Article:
3 Things You Must Understand Before Leading Change

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Change is like throwing a rock into a pool of water, it's going to make a significant splash and the ripple will be felt for quite a while. With that in mind let me ask if you have ever thought or said one of the following statements?

I just read a book and I have some great ideas!
I just attended conference and learned some new things!
I just listened to a podcast and I want to try something new!

I have both thought and said those things as well, but what comes next? I think "what’s next" is another great question to ask and it also lends itself to many other questions when it comes to change. Have you ever thought or asked one of the following questions once you knew you wanted to make a few changes?

How do I turn one of those statements into action?
How do I implement some of the things I learned about, read about or heard about?
How do I stop doing some things I have been doing for years? (toughest question for church leaders)
How will my team respond to the changes I want to make?
How will people perceive me if I implement something they don’t like?

Again, I have both thought and said those same questions, but again, what’s next? The answer is simple, “UNDERSTAND!” Before blindly jumping in to change we all need to understand three things. And if you do I guarantee you will be better prepared, more equipped and have a greater chance of success.

Number 1: Understand You Paradigm
“What’s a paradigm?” A paradigm is a framework or way of thinking, specifically, how you or your organization thinks. You may have heard the term “like-minded” which simply means “we think alike” and like-minded people usually drift toward each other. Being on the same page with someone or a team creates great synergy, change challenges that. If you are attempting to lead change within an already existing way of thinking (or culture) then you must understand your paradigm in order to lead effective change. Four questions to ask to clarify or challenge your current paradigm (Originally written by Tom Paterson) are:

1. What’s right with my organization?
2. What’s wrong with my organization?
3. What’s missing from my organization?
4. What’s confusing about my organization?

Number 2: Understand Your Thinking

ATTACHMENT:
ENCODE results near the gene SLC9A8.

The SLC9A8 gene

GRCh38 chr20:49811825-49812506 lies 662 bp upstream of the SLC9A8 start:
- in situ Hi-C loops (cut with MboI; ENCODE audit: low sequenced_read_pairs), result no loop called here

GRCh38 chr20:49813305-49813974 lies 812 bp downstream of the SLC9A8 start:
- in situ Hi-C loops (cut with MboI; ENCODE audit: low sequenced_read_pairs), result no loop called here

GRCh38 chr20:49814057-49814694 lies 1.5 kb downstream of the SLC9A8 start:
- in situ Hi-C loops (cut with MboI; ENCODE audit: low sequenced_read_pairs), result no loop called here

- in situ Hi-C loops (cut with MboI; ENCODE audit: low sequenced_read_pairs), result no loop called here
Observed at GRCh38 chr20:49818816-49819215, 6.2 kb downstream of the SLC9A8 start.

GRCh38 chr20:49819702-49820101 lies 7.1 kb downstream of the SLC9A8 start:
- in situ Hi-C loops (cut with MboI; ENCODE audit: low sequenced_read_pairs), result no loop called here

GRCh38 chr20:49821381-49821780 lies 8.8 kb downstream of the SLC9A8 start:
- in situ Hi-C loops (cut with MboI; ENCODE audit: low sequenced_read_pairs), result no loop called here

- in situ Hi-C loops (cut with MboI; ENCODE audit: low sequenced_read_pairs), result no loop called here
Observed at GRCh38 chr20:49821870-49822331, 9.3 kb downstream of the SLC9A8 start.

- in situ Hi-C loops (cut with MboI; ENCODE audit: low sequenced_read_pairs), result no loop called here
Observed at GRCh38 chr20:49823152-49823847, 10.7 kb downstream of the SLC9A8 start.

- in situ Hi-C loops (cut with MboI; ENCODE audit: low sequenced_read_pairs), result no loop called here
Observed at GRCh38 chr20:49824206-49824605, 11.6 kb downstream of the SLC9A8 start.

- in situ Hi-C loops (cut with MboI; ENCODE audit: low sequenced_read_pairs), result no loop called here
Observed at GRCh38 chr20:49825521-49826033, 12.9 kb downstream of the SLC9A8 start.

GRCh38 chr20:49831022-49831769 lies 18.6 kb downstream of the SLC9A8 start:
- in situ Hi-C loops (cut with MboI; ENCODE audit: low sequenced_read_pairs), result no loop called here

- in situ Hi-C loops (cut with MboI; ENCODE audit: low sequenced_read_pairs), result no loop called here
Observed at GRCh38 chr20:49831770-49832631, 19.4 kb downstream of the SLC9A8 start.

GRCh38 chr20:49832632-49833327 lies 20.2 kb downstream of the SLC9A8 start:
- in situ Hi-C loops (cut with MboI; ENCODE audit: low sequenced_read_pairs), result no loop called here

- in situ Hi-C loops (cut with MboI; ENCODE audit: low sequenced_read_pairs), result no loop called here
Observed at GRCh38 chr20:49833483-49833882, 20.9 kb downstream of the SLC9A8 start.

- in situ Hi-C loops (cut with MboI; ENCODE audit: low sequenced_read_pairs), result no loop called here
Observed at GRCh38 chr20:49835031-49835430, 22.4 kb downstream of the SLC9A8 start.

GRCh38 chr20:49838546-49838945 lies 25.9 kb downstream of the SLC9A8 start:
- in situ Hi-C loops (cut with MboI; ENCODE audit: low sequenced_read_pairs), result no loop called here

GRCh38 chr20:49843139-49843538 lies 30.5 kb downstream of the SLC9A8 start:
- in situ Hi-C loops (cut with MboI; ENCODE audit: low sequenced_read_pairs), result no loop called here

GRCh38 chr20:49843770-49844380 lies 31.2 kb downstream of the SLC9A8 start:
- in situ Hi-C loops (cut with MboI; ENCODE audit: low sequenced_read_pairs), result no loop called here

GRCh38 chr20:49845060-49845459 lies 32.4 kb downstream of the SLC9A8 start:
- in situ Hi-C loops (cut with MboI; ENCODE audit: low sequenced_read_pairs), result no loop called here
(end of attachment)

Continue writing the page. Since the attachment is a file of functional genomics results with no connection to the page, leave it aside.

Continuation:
If we are honest our own thinking is our greatest asset or greatest liability when leading change. I don’t know of a leader who has lead a difficult but effective change that hasn’t either second guessed themselves or at least had a moment of doubt during the change. Someone once said that being a leader of change means that occasionally you need to hide your panic! Here are two thoughts worth understanding and even meditating on as you lead change.

1. Switch Your Thinking From What You Will Loose To What You Will Gain
There will be people who oppose change and sometimes they are loud, assertive and occasionally, they make sense! In those moments you must be focused forward. You must stay focused, not on what is being lost but what is being gained as a result of the change.

2. Prepare for The Paralysis of Analysis
Paradigm paralysis is the inability or refusal to see beyond the current line of thinking. Often times we want to wait for the right moment or get every detail before proceeding. We want to wait for perfect conditions before taking the next step. Remember, “If you wait for perfect conditions, you will never get anything done." Ecclesiastes 11:4 NLT.

Number 3: Understand Your Curve
It’s important to understand the rate at which people will adopt to change. For each change you make there will be a percentage of people who “on board” quickly and others who will adopt later and, some who won't adopt at all!

The following bar chart is called the “Innovation and Adoption Curve” made famous by Joe M. Bohlen, George M. Beal and Everett M. Rogers. Although this famous “Curve” was not originally designed to measure the rate at which people adopt change it certainly has proven to be remarkably accurate at accomplishing just that.

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In simple terms, if you are leading change that involves 100 people, you will find that 2.5% will buy in immediately, 13.5% will wait to see who buy’s in and will closely follow. 34% will follow after careful examination and another 34% will follow after the change you are leading is actually working. Finally, 16% will simply not show up for the change. They may lag behind or simply resist.

Here is a brief explanation of each group (adapted from the writings of Bohlen, Beal and Rogers).

Innovators: Risk Takers
Innovators are risk takers and are first to change. When you launch your change you should get a 2.5% immediate buy in.

Early Adopters: Opinion Takers
Opinion leaders who are out front, but not first. They watch who gets on board and why then join the change.

Early Majority: Careful Thinkers
Careful people who tend to avoid risk although aren’t adverse to it. Early adopters usually wait to see if others get on board and wait to see if there is enough success to not get burned. They wade into the pool, they don’t jump in.

Late Majority: Skeptical Thinkers
Skeptical people buy in only after success has been achieved. They won’t help you lead change but they will get on board once the feeling of change has subsided and others are saying, “ This is the way we do things around here.”

Laggards: Traditional Talkers
Traditional people who avoid change and may not change until whatever they have previously bought in to has gone away. In other words, they won’t changed until passively forced to do so.

How does the early adoption curve help you lead your next big change?

Photo Credit: http://upload.wikimedia.org/wikipedia/commons/2/2a/Ripple_effect_on_water.jpg